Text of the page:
No Equal Rights For You!

In case you consider the concerns addressed in the book I promoted yesterday to be exaggerated, allow me to offer the following evidence that that the GOP is indeed waging war on women–that the Republican Party is working overtime to ensure that we females remain decidedly second-class.

The “Grand Old Party” is focused on denying us bodily autonomy, and in case we missed getting the message, has recently reinforced the message by refusing to extend the deadline for passing the Equal Rights Amendment.

The ERA passed Congress in 1972, having been first proposed in 1923. Constitutional amendments, under U.S. law, must be ratified by three-quarters of all state legislatures, meaning 38 states.

In 2020, Virginia became the 38th state to ratify the ERA, but it did so after the 1982 deadline to ratify the amendment had passed.

The Senate resolution would have removed the deadline so that the ERA could become the 28th Amendment. Sen. Ben Cardin (D-Md.) and Murkowski were the resolution’s lead co-sponsors.

Murkowski and Collins were the only Republicans to support the extension. The vote was 51 to 47 to invoke cloture on a motion to proceed, falling short of the 60 votes it it needed.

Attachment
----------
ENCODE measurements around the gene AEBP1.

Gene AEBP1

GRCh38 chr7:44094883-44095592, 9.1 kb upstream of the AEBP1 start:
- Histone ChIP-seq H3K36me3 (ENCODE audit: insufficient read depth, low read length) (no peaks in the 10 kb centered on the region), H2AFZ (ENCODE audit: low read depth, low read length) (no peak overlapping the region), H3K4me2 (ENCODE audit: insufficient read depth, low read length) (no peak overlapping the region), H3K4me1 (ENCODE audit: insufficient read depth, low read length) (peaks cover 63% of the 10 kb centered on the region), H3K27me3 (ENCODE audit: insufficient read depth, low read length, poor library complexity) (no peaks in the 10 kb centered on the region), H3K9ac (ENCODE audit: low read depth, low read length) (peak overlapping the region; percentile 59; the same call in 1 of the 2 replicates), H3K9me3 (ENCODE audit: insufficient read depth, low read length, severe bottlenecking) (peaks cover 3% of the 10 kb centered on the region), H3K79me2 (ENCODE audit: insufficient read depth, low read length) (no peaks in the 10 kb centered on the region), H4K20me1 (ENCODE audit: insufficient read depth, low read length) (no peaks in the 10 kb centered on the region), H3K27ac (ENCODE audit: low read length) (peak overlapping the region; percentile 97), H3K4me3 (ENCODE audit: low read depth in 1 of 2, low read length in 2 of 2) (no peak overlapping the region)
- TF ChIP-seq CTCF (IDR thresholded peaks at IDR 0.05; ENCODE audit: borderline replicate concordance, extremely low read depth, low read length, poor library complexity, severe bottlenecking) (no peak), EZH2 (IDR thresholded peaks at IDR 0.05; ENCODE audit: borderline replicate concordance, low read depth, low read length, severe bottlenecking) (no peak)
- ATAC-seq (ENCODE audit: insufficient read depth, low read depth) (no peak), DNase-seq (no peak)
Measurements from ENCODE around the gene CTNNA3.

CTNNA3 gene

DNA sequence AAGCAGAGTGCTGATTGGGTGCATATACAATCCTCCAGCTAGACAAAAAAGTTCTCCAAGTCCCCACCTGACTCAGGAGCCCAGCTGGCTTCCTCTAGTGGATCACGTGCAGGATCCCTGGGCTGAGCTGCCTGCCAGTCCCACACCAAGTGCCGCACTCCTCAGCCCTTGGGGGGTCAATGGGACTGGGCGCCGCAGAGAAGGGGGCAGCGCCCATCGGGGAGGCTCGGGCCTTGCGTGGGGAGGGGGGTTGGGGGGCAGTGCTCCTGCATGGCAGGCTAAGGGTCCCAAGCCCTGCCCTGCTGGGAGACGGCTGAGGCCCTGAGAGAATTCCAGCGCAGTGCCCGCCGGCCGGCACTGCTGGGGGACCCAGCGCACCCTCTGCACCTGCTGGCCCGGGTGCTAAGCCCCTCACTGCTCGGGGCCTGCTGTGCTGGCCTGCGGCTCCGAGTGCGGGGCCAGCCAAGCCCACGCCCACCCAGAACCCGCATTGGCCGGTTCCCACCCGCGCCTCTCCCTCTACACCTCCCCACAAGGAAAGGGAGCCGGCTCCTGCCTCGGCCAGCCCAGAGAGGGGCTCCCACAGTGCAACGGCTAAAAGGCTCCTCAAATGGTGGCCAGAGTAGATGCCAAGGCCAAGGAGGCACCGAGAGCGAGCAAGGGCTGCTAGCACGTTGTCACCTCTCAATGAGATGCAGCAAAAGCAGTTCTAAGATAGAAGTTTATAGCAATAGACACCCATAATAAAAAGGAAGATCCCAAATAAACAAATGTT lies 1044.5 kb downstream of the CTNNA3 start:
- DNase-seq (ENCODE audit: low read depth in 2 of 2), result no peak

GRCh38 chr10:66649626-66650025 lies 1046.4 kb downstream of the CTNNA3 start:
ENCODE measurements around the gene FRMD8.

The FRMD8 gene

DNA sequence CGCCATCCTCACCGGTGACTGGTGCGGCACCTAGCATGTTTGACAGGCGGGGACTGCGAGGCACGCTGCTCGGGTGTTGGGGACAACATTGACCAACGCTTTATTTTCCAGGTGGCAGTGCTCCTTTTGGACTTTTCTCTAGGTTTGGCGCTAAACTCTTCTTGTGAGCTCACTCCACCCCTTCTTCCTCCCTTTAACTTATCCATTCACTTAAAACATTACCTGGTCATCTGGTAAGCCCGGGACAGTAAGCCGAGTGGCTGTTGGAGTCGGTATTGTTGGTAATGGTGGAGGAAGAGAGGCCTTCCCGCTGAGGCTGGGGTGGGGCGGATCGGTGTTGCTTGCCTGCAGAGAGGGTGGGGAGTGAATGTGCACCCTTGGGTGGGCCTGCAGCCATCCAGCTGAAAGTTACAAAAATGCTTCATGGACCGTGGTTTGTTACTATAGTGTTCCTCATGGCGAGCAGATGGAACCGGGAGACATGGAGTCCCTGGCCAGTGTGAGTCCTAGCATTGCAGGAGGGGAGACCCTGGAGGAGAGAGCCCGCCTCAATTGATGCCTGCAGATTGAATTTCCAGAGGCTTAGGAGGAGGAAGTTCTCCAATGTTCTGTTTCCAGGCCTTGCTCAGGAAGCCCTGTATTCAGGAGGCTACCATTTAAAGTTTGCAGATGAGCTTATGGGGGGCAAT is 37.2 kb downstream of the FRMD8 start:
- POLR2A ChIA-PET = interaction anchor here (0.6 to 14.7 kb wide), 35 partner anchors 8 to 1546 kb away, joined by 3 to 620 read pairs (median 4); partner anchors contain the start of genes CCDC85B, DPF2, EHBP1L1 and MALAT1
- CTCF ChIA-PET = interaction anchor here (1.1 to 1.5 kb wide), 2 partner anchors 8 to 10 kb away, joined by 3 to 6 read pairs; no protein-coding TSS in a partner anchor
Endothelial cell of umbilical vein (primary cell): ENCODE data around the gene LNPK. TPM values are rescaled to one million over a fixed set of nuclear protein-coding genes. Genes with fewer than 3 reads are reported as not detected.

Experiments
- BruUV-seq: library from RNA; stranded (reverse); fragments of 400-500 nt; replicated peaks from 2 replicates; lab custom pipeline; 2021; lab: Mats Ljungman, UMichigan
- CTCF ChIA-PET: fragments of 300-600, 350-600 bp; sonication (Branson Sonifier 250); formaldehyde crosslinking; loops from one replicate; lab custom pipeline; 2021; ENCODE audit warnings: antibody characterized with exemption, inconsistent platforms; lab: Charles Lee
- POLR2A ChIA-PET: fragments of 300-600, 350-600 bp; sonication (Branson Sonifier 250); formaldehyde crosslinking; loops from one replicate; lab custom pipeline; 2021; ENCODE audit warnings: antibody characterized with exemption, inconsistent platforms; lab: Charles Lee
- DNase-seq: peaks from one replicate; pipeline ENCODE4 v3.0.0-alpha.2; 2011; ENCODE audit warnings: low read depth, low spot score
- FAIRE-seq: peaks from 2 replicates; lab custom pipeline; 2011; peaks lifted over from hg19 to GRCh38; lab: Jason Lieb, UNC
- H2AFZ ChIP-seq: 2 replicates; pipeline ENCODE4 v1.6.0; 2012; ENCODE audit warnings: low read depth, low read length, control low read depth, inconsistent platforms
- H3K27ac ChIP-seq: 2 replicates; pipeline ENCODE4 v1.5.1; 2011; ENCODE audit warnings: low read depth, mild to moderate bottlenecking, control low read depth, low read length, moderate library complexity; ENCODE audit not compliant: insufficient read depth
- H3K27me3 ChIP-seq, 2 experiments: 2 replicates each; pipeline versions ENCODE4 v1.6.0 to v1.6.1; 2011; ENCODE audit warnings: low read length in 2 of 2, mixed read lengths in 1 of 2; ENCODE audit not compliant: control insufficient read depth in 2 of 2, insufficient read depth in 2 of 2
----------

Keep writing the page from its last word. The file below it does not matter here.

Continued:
This would be a good time to reiterate my opposition to the filibuster as it is currently employed. In its current iteration, it bears little or no resemblance to the original rule.

A filibuster used to require a Senator to actually make a lengthy speech on the Senate floor–unlike today. In its current form, it operates to require government by super-majority, and it has become a weapon routinely employed by extremists to hold the country hostage.

The original idea of a filibuster was that so long as a senator kept talking, the bill in question couldn’t move forward. Once those opposed to the measure felt they had made their case, or at least exhausted their argument, they would leave the Senate floor and allow a vote. In 1917, when filibustering Senators threatened President Wilson’s ability to respond to a perceived military threat, the Senate adopted a mechanism called cloture, allowing a super-majority vote to end a filibuster, and in 1975, the Senate again changed the rules, making it much, much easier to hold the Senate hostage.